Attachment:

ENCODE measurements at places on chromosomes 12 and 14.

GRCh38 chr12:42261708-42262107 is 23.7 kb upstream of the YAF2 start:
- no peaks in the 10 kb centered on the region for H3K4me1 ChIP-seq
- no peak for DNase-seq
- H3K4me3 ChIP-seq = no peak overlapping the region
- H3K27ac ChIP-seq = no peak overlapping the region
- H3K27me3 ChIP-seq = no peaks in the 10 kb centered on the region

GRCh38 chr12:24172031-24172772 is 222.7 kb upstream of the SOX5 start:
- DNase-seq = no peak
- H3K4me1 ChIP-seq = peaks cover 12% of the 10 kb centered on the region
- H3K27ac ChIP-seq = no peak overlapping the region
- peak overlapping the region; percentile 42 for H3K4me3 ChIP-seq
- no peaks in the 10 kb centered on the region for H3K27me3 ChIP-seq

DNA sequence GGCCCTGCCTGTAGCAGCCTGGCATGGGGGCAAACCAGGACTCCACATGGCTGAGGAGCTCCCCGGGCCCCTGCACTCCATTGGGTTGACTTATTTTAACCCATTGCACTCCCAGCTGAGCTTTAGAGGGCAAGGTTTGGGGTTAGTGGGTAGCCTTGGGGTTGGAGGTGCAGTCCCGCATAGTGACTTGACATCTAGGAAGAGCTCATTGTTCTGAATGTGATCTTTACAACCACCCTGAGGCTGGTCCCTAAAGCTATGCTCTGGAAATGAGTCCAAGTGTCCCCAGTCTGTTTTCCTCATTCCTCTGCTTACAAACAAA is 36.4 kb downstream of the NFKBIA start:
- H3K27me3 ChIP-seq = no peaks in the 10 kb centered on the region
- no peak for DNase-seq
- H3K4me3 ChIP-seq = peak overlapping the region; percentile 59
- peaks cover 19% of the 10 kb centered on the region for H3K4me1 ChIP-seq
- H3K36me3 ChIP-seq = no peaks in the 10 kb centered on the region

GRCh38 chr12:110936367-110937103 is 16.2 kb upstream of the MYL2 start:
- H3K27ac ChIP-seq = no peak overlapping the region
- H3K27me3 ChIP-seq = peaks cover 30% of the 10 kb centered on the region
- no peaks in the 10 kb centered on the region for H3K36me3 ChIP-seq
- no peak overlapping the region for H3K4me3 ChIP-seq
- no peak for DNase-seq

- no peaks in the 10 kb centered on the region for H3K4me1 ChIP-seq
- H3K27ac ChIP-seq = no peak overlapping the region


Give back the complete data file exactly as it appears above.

ENCODE measurements at places on chromosomes 12 and 14.

GRCh38 chr12:42261708-42262107 is 23.7 kb upstream of the YAF2 start:
- no peaks in the 10 kb centered on the region for H3K4me1 ChIP-seq
- no peak for DNase-seq
- H3K4me3 ChIP-seq = no peak overlapping the region
- H3K27ac ChIP-seq = no peak overlapping the region
- H3K27me3 ChIP-seq = no peaks in the 10 kb centered on the region

GRCh38 chr12:24172031-24172772 is 222.7 kb upstream of the SOX5 start:
- DNase-seq = no peak
- H3K4me1 ChIP-seq = peaks cover 12% of the 10 kb centered on the region
- H3K27ac ChIP-seq = no peak overlapping the region
- peak overlapping the region; percentile 42 for H3K4me3 ChIP-seq
- no peaks in the 10 kb centered on the region for H3K27me3 ChIP-seq

DNA sequence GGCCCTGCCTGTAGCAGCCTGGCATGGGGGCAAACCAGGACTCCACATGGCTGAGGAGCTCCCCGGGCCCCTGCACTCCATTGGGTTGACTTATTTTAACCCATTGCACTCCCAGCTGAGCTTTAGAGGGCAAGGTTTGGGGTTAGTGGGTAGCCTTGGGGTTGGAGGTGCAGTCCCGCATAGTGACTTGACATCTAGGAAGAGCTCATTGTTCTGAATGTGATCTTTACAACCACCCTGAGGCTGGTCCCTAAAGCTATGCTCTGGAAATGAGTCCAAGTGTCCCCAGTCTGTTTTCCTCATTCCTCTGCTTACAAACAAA is 36.4 kb downstream of the NFKBIA start:
- H3K27me3 ChIP-seq = no peaks in the 10 kb centered on the region
- no peak for DNase-seq
- H3K4me3 ChIP-seq = peak overlapping the region; percentile 59
- peaks cover 19% of the 10 kb centered on the region for H3K4me1 ChIP-seq
- H3K36me3 ChIP-seq = no peaks in the 10 kb centered on the region

GRCh38 chr12:110936367-110937103 is 16.2 kb upstream of the MYL2 start:
- H3K27ac ChIP-seq = no peak overlapping the region
- H3K27me3 ChIP-seq = peaks cover 30% of the 10 kb centered on the region
- no peaks in the 10 kb centered on the region for H3K36me3 ChIP-seq
- no peak overlapping the region for H3K4me3 ChIP-seq
- no peak for DNase-seq

- no peaks in the 10 kb centered on the region for H3K4me1 ChIP-seq
- H3K27ac ChIP-seq = no peak overlapping the region